A few months ago, I got an e-mail from a friend asking for a LinkedIn recommendation that went like this, “Yo, would you give me some props for that time we volunteered at SunLight." Here’s a guy I haven’t heard from in years, who I barely worked with, asking for “props” during the busiest time of my year. Not only was his request of a recommendation terrible, but a little bit of warming up might have helped convince me to say “Yes," which I didn’t say. If you want to know how he could have taken a better approach to asking for a recommendation, you can read my advice on asking for LinkedIn recommendations. If only the new LinkedIn Contacts product was out, because he could have followed these three tips to help himself stay current and ask for help more adroitly. Oh, by the way, if you don’t have the new Contact app, you can sign-up for the beta release.
1. Set Contact RemindersMy friend’s failed request came out of the blue. Yet, I’m also sensitive to the fact that he probably has a large network. How can he possibly stay in touch with everyone, right? Glad to know I’m somewhere at the bottom! Don’t wait to stay in touch with your network only when you need them for a favor. Rather, use LinkedIn’s Reminder feature to remind you to stay in touch off and on. Tip: Your more important contacts should hear from you at least once a month. Other contacts might not need to hear from you more than once per quarter. Go into your contact’s list and set yourself these reminders.
2. Pick Up Where You Left OffWith LinkedIn contacts, your e-mails sent to that person can be found in their profile, like this: This means you can pick up where you left off in your last conversation. For example, three years ago, this friend of mine and I were talking about building a website together. The project never moved forward but our idea seems to have become popular, kind of an ironic and fun shared experience. Tip: By linking together past conversations with your latest correspondence, you help your contact see the context of your relationship. They are busy too and may need some gentle reminders about how they know you.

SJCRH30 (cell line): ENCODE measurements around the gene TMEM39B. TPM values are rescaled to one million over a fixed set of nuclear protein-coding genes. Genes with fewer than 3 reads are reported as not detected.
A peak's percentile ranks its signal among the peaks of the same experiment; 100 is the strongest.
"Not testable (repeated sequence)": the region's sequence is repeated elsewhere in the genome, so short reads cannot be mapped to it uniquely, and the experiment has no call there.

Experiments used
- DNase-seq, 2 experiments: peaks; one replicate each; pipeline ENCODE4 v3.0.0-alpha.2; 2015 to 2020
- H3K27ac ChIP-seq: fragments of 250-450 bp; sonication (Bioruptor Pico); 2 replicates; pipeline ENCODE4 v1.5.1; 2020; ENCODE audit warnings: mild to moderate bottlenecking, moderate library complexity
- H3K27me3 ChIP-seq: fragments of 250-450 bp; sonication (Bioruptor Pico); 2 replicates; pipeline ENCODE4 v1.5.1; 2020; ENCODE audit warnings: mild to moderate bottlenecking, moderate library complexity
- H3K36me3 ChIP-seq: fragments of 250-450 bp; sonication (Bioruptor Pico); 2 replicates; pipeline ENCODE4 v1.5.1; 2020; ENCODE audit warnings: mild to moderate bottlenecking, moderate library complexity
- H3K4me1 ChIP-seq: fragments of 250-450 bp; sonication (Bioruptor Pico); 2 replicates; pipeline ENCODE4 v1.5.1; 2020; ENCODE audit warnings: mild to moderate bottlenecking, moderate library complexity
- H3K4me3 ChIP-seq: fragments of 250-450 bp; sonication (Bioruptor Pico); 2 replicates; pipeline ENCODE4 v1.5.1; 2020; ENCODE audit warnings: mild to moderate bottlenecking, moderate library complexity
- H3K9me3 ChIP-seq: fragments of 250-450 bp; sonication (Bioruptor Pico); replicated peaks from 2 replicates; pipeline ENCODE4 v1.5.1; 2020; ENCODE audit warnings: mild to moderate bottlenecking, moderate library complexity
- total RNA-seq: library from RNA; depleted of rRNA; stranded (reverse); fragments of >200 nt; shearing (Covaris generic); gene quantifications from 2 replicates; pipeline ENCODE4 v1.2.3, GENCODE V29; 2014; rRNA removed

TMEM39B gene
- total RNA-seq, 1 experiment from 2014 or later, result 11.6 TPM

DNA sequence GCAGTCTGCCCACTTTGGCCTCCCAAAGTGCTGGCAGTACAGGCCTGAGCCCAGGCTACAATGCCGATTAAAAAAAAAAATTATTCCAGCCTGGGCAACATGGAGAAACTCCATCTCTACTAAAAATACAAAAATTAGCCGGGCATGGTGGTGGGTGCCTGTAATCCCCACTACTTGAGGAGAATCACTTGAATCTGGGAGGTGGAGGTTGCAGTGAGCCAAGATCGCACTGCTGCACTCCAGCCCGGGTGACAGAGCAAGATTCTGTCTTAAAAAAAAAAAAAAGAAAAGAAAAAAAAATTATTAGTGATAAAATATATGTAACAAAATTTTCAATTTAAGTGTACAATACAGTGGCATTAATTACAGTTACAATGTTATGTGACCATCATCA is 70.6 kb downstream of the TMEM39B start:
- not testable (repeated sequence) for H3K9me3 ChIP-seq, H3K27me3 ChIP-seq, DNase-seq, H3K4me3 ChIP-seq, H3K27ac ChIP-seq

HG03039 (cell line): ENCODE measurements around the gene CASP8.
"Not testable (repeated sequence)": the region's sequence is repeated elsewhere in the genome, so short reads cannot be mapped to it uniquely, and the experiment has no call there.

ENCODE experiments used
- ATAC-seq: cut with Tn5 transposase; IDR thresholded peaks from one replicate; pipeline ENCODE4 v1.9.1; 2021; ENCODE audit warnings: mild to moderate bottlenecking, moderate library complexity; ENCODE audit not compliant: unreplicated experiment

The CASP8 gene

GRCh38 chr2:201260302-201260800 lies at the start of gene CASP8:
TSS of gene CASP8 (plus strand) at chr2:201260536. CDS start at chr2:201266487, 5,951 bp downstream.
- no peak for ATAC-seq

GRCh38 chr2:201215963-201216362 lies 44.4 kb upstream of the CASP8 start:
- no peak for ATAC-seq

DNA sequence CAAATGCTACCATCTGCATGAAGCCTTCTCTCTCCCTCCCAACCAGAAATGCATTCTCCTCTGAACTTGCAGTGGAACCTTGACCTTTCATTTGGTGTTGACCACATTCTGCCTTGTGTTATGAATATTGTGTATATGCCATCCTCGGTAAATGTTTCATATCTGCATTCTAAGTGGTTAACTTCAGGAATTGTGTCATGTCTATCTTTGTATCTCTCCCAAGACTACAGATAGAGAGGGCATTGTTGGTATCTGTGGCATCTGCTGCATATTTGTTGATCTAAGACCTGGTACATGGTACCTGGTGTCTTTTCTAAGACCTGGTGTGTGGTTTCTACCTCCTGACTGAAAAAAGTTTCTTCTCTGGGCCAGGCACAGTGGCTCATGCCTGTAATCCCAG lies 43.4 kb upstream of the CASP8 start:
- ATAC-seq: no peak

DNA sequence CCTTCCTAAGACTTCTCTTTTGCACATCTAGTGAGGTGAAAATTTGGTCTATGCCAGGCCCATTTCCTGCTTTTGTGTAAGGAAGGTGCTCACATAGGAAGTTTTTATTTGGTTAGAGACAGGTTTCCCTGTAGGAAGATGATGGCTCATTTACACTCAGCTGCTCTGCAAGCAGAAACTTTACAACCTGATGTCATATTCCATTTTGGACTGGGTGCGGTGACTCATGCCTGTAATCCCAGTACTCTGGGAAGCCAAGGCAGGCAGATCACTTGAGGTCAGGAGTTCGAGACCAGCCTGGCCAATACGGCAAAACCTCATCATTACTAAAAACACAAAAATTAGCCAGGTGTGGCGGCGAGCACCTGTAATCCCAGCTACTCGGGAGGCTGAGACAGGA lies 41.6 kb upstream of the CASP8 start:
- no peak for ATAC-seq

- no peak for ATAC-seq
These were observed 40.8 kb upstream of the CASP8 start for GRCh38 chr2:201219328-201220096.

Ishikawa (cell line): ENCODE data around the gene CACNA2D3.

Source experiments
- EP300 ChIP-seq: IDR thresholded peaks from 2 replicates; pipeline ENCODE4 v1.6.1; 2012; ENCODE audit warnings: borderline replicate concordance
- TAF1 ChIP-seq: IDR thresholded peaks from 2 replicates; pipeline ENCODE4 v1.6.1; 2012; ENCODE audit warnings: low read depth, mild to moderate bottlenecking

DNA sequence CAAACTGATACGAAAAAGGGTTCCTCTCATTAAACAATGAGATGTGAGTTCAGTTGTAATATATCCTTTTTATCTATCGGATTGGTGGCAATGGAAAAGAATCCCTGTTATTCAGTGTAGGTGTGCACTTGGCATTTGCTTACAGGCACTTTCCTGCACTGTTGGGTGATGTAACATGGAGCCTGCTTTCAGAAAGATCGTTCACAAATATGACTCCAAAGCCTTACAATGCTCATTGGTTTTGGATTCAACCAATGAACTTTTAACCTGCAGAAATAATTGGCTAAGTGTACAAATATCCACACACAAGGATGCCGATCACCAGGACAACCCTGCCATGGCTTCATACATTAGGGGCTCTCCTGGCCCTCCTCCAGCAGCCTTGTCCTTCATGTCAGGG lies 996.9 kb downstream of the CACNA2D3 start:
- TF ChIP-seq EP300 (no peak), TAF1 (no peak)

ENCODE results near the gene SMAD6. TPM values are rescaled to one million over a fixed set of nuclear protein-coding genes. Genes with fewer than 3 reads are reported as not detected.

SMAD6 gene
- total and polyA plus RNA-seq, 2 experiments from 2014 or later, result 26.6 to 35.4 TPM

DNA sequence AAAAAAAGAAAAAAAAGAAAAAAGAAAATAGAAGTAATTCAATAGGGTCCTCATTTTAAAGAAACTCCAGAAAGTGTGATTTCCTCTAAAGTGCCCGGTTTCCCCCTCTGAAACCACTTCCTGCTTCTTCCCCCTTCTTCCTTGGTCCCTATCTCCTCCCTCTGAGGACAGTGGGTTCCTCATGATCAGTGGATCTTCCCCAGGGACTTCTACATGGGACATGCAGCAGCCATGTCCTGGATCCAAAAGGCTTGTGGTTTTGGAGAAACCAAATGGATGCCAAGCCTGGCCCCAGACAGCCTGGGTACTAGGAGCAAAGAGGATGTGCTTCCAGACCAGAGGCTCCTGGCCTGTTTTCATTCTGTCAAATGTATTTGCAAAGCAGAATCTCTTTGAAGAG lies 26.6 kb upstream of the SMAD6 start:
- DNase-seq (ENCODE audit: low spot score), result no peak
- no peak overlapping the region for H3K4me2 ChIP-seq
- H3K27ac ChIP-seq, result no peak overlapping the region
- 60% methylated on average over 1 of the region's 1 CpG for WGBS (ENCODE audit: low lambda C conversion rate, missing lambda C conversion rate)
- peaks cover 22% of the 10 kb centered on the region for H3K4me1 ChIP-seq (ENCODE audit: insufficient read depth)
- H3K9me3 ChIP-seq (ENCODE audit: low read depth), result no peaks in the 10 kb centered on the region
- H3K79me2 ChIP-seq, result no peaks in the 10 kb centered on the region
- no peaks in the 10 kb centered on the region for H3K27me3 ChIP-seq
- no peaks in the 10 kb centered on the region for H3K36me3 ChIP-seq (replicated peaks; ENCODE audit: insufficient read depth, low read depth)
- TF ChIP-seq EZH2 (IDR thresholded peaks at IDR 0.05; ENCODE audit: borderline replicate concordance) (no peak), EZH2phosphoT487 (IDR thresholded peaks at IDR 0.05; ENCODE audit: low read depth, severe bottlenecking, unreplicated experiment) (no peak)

3. Realize Not All Contacts Are Created EqualIn her book, Is Your “Net” Working, Anne Boe suggests that you categorize the people in your network into one of eight possible choices:
- Keystones: The core of your network
- Experts: The people you respect in your field
- Tangential Helpers: The people who help you get your job done
- Mentors: The people who provide you with guidance
- Role Models: The people who have achieved what you are aspiring to
- Hubs: The people who connect you with other helpful people
- Challengers: The people who cause you to look at your direction and challenge your assumptions
- Promoters: The people who recommend you to opportunities
Learn More Advanced LinkedIn StrategiesFor more unconventional advice on taking your career to the next level, check out my webinar, "3 Secrets to Getting Hired with LinkedIn" where I reveal some of the most powerful online tools. This is a FREE training session packed with actionable, step-by-step information so you can get hired fast! Some of what you will learn includes:
- Avoiding the pitfalls of coming across as “unprofessional” online.
- Positioning yourself as a “job magnet” - it’s not what you think!
- Exactly what you need to do to be found FASTER by recruiters and hiring managers.
- Ways to overcome (and even remove) some of the deadliest biases out there: age discrimination, unemployment, changing industries and more... and even leverage them into strengths!
- PLUS a Q&A at the end.